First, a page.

Retail and consumer products companies must continue to drive implementation of RFID data standards, item registry, and data synchronisation if they are to take advantage of collaborative technologies such as EPC, according to an action plan commissioned by a collaboration of RFID industry players.
The action plan, entitled ‘Connect the Dots: Harnessing Collaborative Technologies to Deliver Better Value to Consumers’, was commissioned by Grocery Manufacturers of America (GMA), the Food Marketing Institute (FMI), and the National Association of Chain Drug stores (NACDS), and developed by consulting firms A.T. Kearney and Kurt Salmon Associates (KSA). It is based on interviews with more than 100 executives from 80 retail and consumer packaged goods (CPG) companies.
Recent analysis confirms that industry executives view global data synchronisation – in the form of common data standards, a single item registry (global registry) and party/item synchronisation – as the foundation for electronic collaboration. And, according to the plan, there is broad consensus that global data synchronisation is the first step toward maximising the efficiency, productivity, and cost benefits of EPC and RFID technology.
“While RFID and EPC can provide more detailed, accurate, and frequent data messages, these messages are not useful unless the data they transmit is correct,” explained Pamela Stegeman, vice president of supply chain and technology for GMA. “Without clean, synchronised data, RFID and EPC technology will just enable faster transactions of the wrong information.”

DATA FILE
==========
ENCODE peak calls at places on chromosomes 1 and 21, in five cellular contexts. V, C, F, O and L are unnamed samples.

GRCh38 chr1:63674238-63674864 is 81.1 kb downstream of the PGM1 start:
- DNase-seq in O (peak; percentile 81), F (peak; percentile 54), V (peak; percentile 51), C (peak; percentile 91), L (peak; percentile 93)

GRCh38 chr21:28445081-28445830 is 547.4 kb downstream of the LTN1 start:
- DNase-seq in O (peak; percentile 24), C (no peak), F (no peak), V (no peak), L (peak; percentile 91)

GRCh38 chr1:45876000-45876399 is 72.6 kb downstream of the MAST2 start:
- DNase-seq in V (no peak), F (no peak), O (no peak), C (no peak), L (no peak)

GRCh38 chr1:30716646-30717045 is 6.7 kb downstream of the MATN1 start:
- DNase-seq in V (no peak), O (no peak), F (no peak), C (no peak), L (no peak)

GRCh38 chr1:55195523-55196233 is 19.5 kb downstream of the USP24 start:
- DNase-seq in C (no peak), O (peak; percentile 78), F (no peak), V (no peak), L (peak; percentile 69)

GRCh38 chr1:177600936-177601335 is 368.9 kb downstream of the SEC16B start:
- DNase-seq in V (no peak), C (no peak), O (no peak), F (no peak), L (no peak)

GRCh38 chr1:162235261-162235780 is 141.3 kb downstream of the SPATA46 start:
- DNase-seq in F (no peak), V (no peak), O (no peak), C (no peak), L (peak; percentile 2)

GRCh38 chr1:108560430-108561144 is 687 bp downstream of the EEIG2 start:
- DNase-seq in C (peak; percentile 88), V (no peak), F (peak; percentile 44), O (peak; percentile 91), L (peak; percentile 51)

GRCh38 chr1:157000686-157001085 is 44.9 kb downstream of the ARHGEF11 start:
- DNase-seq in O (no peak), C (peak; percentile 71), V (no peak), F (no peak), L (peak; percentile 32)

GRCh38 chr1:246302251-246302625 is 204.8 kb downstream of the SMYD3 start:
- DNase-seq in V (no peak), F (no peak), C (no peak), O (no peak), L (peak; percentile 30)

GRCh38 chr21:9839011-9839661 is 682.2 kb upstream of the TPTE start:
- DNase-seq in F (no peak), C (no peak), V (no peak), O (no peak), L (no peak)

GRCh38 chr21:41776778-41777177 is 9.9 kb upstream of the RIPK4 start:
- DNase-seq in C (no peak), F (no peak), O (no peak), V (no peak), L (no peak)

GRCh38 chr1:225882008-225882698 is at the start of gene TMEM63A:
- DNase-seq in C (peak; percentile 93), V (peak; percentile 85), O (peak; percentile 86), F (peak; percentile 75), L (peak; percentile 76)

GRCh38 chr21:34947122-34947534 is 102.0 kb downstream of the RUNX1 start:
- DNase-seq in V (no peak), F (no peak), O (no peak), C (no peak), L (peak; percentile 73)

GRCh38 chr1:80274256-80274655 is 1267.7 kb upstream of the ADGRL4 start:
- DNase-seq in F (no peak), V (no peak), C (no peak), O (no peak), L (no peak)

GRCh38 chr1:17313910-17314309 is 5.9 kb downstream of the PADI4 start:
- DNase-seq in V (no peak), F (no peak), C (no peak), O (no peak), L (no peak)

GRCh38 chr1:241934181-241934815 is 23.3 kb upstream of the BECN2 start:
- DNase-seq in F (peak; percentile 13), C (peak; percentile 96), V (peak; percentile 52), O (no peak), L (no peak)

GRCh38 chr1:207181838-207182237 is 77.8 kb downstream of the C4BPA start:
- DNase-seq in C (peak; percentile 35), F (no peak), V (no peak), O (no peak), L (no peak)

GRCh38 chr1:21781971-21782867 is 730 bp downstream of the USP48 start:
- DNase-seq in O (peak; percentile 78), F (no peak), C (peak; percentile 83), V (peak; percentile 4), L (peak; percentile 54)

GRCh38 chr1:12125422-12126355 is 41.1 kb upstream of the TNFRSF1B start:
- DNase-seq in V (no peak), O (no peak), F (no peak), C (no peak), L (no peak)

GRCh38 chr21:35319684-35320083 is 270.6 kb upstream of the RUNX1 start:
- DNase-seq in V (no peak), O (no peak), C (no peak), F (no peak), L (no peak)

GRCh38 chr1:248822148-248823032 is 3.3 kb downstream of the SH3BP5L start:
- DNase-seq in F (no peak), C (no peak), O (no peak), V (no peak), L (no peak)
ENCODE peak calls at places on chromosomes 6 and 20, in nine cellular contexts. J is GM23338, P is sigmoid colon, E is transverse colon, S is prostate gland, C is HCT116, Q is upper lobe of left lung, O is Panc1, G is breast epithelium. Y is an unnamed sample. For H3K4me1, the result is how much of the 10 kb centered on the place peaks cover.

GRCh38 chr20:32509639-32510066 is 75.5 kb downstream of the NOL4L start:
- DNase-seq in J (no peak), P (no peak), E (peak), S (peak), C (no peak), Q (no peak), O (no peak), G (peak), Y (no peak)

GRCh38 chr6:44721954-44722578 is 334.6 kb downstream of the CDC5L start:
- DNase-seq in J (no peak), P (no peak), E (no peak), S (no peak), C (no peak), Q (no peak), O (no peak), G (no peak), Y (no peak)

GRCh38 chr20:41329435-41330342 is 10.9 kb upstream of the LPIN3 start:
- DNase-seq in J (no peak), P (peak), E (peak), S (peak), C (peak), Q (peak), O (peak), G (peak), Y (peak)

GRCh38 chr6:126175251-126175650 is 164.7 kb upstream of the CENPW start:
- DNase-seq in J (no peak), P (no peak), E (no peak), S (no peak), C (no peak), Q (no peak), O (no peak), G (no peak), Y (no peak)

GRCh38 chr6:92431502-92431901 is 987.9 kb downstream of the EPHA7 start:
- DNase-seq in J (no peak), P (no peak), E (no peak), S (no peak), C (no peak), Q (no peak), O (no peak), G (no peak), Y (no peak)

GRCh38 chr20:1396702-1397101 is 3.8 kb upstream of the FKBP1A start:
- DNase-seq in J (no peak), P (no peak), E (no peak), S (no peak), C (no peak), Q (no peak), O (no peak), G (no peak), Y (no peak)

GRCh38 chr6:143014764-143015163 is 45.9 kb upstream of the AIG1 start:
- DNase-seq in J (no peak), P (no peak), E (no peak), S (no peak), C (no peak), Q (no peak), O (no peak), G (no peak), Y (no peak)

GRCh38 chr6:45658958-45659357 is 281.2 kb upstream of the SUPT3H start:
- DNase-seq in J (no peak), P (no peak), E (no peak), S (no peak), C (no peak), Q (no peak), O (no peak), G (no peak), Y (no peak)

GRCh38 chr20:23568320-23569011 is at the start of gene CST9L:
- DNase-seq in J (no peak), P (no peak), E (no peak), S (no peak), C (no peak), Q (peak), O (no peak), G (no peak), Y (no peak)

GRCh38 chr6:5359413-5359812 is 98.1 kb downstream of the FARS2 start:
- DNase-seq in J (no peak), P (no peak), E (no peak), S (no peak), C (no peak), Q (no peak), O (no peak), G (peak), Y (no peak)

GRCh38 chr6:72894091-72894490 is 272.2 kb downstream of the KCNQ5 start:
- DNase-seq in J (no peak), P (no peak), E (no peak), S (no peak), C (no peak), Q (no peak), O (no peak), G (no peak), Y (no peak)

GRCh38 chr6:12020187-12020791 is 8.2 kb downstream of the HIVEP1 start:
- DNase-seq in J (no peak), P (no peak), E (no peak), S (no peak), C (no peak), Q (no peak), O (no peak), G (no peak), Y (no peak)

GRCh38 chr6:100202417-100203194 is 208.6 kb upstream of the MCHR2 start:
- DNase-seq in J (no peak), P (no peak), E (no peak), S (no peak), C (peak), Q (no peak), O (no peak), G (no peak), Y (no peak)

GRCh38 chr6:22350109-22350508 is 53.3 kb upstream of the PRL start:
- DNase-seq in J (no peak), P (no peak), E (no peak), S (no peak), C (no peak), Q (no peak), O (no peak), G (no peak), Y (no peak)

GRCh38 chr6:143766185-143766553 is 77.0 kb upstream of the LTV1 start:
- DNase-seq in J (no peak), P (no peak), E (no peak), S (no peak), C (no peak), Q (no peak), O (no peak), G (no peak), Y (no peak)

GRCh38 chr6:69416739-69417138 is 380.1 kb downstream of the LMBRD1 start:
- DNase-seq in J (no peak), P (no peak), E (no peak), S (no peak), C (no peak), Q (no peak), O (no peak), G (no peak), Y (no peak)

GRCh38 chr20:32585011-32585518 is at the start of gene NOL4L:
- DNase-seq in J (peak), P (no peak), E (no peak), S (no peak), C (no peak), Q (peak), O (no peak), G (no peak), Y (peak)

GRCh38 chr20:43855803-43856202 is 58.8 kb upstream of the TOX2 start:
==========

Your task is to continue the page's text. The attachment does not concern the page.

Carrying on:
Broad trading partner implementation of data synchronisation is another critical factor in realising benefits, according to the new plan. Savings by any one company will depend on its ability to encourage its trading partners to be part of the collaborative solution. This underscores an urgent need for retail and CPG companies to become increasingly involved in the adoption of EPC and RFID technology and standards.
“With a few major retailers and CPG companies involved in the EPC and RFID standards debate, it’s tempting for smaller and mid-sized companies to sit back and wait for formal standards,” warned Patrick Walsh, director of industry relations for FMI. “Instead, companies should begin preparing now to adopt that technology. The benefits to the industry are contingent upon the participation of all in global data synchronisation, EPC and RFID. It is about building an integrated system.”
The action plan outlines a series of immediate actions companies should take to achieve the promise of electronic collaboration, including:
- Commit to the GDS vision and define a systems plan for implementation;
- Cleanse product data, and secure trading partner agreements;
- Adopt enhanced metrics for measuring global data synchronisation, and include these on the corporate scorecard;
- Form a cross-functional EPC/RFID team to assess the impact to all aspects of operations;
- Develop the EPC business case and pilot programmes
- Create an inventory of existing wireless systems and evaluate it for potential interference problems.
The full report has been made available for free download (as an Acrobat PDF document) from GMA’s web site (441Kb total download size).
For additional information:
- Visit GMA at http://www.gmabrands.com
- Visit FMI at http://www.fmi.org
- Visit NACDS at http://www.nacds.org
- Visit A.T. Kearney at http://www.atkearney.com
- Visit Kurt Salmon at http://www.kurtsalmon.com
Sources: GMA; FMI; NACDS; A.T. Kearney; Kurt Salmon Associates
Reprinted with permission from Using RFID (http://www.usingrfid.com/news)
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